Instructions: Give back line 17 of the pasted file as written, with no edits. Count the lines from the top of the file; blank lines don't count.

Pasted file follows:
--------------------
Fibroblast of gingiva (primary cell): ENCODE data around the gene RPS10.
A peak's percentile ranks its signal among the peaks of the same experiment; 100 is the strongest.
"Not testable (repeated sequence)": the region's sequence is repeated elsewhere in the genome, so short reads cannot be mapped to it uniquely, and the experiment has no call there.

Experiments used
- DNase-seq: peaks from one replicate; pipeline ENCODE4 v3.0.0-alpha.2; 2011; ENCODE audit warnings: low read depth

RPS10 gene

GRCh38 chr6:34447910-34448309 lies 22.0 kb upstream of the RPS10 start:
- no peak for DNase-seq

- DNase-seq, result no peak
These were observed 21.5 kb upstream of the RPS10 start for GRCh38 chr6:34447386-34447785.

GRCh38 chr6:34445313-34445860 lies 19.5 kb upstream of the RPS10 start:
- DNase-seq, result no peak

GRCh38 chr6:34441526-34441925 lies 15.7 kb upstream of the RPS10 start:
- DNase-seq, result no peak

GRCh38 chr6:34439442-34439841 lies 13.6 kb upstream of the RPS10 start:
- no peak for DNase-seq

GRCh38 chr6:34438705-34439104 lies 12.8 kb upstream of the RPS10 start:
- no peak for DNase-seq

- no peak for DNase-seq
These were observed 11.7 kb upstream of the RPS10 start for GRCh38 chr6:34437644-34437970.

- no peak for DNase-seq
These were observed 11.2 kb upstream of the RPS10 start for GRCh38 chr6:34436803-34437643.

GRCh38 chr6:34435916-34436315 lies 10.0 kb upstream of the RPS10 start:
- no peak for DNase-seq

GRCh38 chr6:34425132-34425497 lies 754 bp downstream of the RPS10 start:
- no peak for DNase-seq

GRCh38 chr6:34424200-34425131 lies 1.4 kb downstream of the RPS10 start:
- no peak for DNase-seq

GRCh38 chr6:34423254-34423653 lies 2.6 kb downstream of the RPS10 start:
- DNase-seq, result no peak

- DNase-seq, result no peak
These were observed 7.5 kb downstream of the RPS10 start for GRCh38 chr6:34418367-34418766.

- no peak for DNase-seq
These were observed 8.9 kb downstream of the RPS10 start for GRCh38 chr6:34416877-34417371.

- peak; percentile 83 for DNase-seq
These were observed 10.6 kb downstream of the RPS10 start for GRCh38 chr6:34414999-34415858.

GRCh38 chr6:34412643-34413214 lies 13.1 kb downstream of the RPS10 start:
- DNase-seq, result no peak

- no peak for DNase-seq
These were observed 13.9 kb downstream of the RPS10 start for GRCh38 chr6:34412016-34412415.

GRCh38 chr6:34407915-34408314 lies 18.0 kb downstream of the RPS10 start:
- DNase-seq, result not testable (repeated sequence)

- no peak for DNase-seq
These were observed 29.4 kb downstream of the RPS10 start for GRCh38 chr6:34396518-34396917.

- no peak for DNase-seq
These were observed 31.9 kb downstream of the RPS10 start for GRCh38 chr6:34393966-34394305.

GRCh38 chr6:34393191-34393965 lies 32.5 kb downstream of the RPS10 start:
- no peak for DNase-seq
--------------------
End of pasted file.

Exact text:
GRCh38 chr6:34438705-34439104 lies 12.8 kb upstream of the RPS10 start: